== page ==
Publication: ANC Today Issued: Date: 2001-01-26 Reporter: Editor:

An Investment to Safeguard Democracy

Publication  ANC Today
Date 2001-01-26
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Among the many priorities facing the country at the moment is the maintenance of our capacity to safeguard our democracy and the social and economic gains that we make.

It is for these reasons, among others, that the Constitution adopted in 1996 said national security must reflect the resolve of South Africans "to live as equals, to live in peace and harmony, to be free from fear and want and to seek a better life".

It is also among the reasons that between February 1996 and April 1998 a comprehensive process was carried out to determine the kind of defence force we needed and how it should be equipped. This Defence Review was tabled and approved with the support of all parties in Parliament in April 1998.

The decision on how to equip South Africa’s defence force was carefully considered and thoroughly researched. It was made in the interests of maintaining an effective and modern defence capability over the next decade. Without this replenishment of the main arms of service of the SANDF, its operational capabilities would have been structurally impaired, undermining the country’s security and the Constitutional requirement for such a capacity.

In the light of the developmental challenges facing the country, the government has undertaken massive fiscal and budgetary reform to ensure prudent expenditure of limited resources. A procurement of this nature with expenditures spread over more than a decade meant a specific budgeting process and Cabinet adopted a three phased decision making process for the strategic procurement.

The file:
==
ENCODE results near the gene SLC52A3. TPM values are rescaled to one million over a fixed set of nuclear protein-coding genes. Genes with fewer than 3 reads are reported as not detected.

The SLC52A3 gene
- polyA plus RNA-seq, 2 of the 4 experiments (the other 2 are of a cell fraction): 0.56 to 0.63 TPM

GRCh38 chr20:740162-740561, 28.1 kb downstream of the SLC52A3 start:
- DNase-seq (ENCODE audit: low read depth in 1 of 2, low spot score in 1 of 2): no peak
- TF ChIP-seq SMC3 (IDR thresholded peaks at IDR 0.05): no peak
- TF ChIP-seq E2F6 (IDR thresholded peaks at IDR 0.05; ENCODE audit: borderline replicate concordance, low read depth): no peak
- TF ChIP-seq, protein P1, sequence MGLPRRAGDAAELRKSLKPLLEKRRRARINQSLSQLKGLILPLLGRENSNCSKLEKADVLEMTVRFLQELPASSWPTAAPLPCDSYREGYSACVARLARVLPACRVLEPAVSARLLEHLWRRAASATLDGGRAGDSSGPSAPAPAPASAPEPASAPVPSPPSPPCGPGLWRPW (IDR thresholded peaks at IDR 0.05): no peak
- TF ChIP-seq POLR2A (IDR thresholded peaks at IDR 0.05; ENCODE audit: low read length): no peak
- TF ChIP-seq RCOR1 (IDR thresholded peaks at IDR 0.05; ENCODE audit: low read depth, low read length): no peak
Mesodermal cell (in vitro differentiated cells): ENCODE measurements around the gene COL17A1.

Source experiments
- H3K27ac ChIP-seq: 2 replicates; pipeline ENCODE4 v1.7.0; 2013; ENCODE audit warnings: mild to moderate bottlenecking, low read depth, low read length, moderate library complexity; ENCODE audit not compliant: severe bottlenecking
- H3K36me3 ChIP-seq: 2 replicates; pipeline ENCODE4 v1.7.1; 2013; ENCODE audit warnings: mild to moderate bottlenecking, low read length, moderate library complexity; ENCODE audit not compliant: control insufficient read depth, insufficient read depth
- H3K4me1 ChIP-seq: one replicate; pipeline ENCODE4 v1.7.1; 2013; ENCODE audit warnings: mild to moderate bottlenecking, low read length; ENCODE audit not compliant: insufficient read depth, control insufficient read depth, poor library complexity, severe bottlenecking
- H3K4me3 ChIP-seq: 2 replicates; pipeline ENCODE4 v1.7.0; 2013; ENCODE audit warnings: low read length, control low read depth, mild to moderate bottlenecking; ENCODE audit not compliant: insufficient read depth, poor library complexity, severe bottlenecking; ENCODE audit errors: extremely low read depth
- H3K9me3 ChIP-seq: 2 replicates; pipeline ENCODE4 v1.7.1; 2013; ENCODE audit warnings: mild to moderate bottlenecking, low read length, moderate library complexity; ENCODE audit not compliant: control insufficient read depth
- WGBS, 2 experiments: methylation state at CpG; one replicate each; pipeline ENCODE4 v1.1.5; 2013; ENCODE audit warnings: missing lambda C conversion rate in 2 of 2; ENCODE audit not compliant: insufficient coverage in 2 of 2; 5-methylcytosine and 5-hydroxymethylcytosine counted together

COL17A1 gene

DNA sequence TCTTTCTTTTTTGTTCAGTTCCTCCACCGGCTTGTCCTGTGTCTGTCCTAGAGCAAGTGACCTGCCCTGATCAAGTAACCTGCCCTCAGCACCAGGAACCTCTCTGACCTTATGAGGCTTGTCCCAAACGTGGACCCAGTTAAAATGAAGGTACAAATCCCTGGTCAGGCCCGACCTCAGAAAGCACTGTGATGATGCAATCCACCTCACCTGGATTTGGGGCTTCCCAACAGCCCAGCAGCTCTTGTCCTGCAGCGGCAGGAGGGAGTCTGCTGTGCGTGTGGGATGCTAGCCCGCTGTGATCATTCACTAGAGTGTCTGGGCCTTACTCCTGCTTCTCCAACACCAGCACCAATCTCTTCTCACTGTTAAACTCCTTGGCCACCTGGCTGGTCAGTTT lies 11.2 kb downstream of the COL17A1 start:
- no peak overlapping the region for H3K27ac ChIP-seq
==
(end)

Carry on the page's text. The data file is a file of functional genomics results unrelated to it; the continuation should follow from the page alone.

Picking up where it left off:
The process was unique for South African defence procurement because it was conducted in an open and transparent manner unlike decades of previous purchases; it was a single strategic package rather than piecemeal procurement; and a systematic process of industrial participation obligations was developed in line with the National Industrial Participation Program (NIPP) adopted by Cabinet in April 1997. This is applied to all public sector procurements where the imported content is over $10 million.

This approach meant there would be four national government departments involved in all decisions - Finance, Trade and Industry, Public Enterprises and Defence. A committee of the ministers of these departments was chaired by then Deputy President Thabo Mbeki (and later as President) and it prepared the final recommendations to Cabinet.

Cabinet then decided to conduct further negotiations with the short listed bidders to address affordability questions. It was also decided to appoint a Chief Negotiator, Jayendra Naidoo, to coordinate the negotiations and report to the President and the Ministers. After extensive negotiations involving the technical structure of the equipment, industrial obligation requirements and the financing of the deal a final report was prepared.

Importantly, this report assessed the economic, fiscal and financial impacts of the packages, including the risk and final affordability of the deal. This was done by the Department of Finance with the assistance of other government departments, external economists and a local university.

The National Industrial Participation Programme (NIPP) - the so-called ‘offset’- was not decisive in the final procurement decision. It arose only when the decision has been taken. Accordingly, the NIPP acts as an effective investment promotion device and was used in a number of the exercises to assess economic risks such as balance of payments effects and the growth impact. Though some people sought to justify the deal on the basis of these offsets, this was not the reason for the acquisitions.

The arms procurement package was therefore concluded after a lengthy and thorough process in which the government went to great lengths to ensure the integrity, transparency and fairness of the process.

It is therefore necessary that as the Public Accounts Committee conducts its review, the ministers and departments involved are given ample opportunity to address the issue raised in the Auditor-General’s review.

With acknowledgement to ANC Today.